In accordance with the present invention, such complex, costly, and potentially dangerous equipment is not employed, nor is it needed. Instead, an electrochemical acid generator 48 arranged substantially as illustrated and described in connection with FIG. l or FIG. 2 is provided to receive water withdrawn from the cooling tower cold well, electrolyze a portion of this water and return such portion bearing a high concentration of hydrogen ions into the circulating water system.

As illustrated in FIG. 3, an electrochemical acid generator 48, has a main conduit 50 connected to receive a supply of water drawn from cold well 32 by means of a pump 51. Main conduit 50 divides into an anodic branch 52 and a cathodic branch 54, each containing an electrode, as previously described. The electrodes are energized from a voltage source 55. Hydrogen ions generated in the anodic chamber or branch 52, and the liquid containing such ions, are fed via a valve S6 and a return line 58, to the sump or cold Iwell 32 of the circulating water system. Water flowing through the cathodic chamber or branch 54 is discharged via a valve 60 and a drain line 62.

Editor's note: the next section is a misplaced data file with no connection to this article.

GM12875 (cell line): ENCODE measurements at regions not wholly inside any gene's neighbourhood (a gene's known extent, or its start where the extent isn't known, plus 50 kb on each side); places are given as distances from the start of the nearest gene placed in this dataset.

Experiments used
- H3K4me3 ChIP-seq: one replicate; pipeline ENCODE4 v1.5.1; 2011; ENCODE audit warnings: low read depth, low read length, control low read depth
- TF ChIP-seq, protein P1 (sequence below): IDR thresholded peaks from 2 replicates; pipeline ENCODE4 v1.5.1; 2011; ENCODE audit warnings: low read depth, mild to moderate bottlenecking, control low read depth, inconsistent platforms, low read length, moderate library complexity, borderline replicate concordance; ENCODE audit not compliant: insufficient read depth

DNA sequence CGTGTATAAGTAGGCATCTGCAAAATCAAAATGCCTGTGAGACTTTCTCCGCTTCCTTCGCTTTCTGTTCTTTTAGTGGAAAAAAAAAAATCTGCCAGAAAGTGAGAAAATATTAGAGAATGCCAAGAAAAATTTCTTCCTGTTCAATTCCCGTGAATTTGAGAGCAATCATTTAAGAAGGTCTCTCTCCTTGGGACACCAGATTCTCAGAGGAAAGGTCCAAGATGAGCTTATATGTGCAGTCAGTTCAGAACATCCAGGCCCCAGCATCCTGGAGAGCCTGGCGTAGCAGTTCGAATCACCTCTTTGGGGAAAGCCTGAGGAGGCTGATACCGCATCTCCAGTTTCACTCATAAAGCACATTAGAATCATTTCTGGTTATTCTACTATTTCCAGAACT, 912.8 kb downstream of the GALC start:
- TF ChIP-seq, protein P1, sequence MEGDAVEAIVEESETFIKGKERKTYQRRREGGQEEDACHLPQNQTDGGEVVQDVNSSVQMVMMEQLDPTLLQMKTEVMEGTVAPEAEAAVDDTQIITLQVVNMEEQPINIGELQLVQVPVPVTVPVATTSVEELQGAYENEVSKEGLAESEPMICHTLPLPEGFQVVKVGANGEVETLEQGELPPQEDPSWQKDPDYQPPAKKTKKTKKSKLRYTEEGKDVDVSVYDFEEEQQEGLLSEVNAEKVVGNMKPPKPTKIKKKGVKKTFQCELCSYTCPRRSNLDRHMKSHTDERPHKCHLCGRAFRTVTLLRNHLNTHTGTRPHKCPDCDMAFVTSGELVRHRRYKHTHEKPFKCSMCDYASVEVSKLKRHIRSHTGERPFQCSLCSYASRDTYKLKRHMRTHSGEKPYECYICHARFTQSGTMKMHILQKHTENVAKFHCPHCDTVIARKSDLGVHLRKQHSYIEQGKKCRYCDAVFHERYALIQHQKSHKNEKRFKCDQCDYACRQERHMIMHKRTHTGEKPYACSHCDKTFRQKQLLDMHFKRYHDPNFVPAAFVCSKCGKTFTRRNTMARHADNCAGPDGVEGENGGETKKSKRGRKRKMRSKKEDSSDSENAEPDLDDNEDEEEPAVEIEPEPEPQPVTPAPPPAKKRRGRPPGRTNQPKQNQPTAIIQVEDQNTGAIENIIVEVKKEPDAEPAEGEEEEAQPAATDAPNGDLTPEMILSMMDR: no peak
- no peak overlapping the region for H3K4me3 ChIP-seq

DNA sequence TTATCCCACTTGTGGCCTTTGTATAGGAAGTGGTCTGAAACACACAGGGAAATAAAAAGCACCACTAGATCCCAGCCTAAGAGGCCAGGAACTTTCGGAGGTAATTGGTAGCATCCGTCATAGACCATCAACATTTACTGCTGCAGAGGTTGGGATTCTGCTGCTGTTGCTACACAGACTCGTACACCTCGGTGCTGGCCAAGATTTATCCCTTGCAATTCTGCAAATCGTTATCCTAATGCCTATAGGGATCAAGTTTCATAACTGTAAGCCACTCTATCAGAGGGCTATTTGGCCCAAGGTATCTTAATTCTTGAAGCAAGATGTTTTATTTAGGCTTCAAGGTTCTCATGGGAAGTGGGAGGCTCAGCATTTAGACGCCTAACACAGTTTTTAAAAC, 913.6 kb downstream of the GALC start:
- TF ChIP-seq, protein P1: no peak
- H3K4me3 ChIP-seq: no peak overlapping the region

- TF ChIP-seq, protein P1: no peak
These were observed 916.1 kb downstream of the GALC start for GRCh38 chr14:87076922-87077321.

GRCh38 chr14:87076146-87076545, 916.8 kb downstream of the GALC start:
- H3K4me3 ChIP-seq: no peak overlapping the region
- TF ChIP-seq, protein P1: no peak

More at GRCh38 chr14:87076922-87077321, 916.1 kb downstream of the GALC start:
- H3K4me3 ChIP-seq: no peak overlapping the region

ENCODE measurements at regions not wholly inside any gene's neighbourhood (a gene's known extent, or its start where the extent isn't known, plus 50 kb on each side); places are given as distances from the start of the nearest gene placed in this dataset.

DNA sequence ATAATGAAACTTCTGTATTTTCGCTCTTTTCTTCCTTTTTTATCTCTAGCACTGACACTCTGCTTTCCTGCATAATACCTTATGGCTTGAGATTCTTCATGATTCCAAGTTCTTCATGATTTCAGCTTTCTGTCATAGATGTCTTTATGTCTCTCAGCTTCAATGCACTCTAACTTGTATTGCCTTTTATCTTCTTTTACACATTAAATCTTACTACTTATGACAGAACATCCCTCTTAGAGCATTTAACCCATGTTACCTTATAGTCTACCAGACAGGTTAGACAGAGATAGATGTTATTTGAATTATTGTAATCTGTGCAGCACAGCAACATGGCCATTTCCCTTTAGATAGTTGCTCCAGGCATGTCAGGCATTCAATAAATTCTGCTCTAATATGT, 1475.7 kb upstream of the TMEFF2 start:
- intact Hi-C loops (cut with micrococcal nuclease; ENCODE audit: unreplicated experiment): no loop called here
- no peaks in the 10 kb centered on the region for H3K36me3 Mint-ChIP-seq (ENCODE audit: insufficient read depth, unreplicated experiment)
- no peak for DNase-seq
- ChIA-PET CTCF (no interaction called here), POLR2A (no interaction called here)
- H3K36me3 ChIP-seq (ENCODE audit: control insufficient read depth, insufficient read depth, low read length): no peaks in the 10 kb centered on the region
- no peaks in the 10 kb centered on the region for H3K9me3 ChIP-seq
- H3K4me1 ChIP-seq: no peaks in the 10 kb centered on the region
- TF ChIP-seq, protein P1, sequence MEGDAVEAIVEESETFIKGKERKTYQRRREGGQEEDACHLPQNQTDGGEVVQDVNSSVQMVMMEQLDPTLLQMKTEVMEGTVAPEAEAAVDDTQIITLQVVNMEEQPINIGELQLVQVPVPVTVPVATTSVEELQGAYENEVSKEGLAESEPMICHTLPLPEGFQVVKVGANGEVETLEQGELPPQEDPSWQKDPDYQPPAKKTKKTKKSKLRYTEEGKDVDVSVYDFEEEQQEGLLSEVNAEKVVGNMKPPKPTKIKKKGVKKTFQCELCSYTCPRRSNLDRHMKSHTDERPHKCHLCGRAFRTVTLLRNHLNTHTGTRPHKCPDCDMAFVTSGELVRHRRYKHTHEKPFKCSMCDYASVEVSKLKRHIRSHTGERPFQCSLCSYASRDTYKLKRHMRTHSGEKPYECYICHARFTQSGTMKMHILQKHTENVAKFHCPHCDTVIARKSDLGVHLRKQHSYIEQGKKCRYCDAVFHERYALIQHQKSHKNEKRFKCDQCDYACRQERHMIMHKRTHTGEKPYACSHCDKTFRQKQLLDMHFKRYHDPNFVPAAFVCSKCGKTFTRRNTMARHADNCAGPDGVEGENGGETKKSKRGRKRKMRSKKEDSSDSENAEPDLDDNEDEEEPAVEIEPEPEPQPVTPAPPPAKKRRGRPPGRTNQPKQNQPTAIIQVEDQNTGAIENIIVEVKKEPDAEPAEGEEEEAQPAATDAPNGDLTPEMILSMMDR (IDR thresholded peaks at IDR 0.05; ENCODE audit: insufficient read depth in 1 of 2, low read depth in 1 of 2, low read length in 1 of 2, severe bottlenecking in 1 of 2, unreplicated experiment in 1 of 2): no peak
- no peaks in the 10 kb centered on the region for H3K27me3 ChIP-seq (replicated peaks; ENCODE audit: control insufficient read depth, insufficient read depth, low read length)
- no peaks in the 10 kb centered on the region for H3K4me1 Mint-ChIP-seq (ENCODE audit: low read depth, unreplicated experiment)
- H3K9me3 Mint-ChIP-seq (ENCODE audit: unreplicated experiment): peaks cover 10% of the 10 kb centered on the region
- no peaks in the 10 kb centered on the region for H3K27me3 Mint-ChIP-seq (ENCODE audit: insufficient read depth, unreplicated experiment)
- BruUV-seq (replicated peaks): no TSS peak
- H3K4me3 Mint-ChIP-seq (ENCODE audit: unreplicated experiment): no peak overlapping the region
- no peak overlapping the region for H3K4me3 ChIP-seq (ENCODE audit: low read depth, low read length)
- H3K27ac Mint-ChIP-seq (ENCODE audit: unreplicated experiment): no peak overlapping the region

A conventional pH meter 64 generates an electrical signal indicative of pH of water in the cold well. This signa is fed to a controller 66 that varies the voltage provided by source 5S across the two electrodes of the electrochemical generator 48.